REIN VAN DER HOEK1, SABINE DOUXCHAMPS2, ALEXANDER BENAVIDEZ3, MARTIN MENA3, IDUPULAPATI RAO4, AXEL SCHMIDT5, ASTRID OBERSON2, EMMANUEL FROSSARD2, MICHAEL PETERS4
1CIAT Central-America / CIM, Nicaragua
2Swiss Federal Institute of Technology (ETH), Institute of Plant Sciences, Switzerland
3Instituto Nicaraguense de Tecnología Agropecuaria (INTA), Nicaragua
4International Centre for Tropical Agriculture (CIAT), Colombia
5CIAT, Regional Coordination for Central America and the Caribbean, Nicaragua
In Nicaraguan hillsides livestock suffer forage shortage during the dry season of five months with subsequent production decline. Because of its drought tolerance, introduction of Canavalia brasiliensis into the traditional maize-bean-livestock system is thought to be a good option and its potential was assessed on"=farm. Experiments at three smallholder farms with two treatments each were performed. At each farm two plots of 0.35ha were planted with maize during the first rainy season and either beans (treatment 1, control) or Canavalia (treatment 2) during the second rainy season. After removing maize cob and beans at harvest, three groups of 3-5 lactating cows entered the maize stover fields and grazed first the plots with the maize stover (and weeds/legumes) followed by the maize plots with Canavalia. Each treatment had duration of eight days, of which were four days of adaptation and four days of data collection. Biomass production was estimated, and milk production and quality were determined.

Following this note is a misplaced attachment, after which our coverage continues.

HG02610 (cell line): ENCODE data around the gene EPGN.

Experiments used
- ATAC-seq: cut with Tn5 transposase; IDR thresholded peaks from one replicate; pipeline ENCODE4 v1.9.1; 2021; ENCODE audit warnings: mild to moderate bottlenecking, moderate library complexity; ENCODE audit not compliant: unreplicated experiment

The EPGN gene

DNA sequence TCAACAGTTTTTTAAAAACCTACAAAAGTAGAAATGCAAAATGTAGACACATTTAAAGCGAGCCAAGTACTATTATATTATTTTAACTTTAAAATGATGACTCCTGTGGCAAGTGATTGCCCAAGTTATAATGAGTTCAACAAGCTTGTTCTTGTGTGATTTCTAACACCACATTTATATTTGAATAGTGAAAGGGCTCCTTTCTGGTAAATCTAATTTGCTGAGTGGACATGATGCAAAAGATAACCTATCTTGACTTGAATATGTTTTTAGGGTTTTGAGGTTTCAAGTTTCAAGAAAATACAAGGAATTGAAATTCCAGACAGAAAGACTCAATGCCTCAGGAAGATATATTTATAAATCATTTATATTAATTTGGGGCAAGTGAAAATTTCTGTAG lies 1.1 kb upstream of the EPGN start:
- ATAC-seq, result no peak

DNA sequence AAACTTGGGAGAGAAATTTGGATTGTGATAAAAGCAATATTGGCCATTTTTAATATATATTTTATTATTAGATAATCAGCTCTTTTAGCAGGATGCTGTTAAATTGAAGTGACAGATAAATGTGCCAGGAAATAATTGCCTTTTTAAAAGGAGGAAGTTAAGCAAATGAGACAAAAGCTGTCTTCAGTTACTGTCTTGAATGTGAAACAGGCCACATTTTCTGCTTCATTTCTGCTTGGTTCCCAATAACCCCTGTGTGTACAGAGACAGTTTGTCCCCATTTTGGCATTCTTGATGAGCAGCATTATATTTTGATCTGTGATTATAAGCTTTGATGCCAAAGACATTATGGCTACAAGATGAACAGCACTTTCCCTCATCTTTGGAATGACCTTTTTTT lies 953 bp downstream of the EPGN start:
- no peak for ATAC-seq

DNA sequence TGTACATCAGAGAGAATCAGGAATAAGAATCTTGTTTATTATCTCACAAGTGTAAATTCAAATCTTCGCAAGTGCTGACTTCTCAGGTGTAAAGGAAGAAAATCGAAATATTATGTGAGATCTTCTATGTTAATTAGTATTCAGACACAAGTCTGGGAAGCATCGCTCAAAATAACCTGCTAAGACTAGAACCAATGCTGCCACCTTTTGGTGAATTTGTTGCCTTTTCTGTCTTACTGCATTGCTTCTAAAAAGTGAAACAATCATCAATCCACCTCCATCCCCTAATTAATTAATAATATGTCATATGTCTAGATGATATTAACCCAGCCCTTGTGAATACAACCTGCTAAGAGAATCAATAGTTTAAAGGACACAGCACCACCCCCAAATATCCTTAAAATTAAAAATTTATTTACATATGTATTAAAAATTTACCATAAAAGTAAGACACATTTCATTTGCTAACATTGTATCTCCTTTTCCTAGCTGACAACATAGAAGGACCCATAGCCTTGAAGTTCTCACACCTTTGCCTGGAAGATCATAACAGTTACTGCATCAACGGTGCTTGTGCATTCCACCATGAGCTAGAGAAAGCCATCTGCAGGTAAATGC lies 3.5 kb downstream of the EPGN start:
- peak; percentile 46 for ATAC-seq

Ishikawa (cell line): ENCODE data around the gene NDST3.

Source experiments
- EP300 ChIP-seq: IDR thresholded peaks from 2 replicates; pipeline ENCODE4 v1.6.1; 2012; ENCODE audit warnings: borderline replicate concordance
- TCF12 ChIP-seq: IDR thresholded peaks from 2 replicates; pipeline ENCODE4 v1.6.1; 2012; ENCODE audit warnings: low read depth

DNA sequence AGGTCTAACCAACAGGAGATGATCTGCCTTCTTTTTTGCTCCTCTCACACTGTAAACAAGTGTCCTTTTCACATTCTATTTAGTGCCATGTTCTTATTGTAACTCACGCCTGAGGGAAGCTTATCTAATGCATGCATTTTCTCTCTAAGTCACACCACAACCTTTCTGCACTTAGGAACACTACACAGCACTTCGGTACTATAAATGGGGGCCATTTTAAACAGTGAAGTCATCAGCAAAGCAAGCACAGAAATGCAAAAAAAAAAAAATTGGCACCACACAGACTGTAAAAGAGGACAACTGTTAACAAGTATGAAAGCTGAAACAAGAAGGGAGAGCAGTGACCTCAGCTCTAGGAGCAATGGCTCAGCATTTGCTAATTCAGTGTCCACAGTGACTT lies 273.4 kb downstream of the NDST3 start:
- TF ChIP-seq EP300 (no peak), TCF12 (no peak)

As a mixed crop with maize, an average Canavalia yield of 1.6tha-1 dry matter (DM) was achieved after 16 to 20 weeks of growth which was lower than in pure stands (Martens et al., this volume). However, total biomass of the mixed Canavalia-maize plots was significantly higher than the control maize plots: 4 versus 3tha-1 DM, providing a higher feed availability and also better quality of feed.
The high in vitro DM digestibility of Canavalia of 65% versus 41% of maize stover, the lower lignin and cellulose content (ADF 39% vs. 50% of DM) and the additional protein supply of Canavalia contributed to a significant increase in milk production by 0.5kgd-1*cow (15-20%) on average. No effect was found in milk quality.
The farmers recognise the positive effect on milk production and they show a clear interest in continuing integrating Canavalia in their farming system.
Keywords: Canavalia brasiliensis, Central-America, maize stover, milk production, mixed crop-livestock systems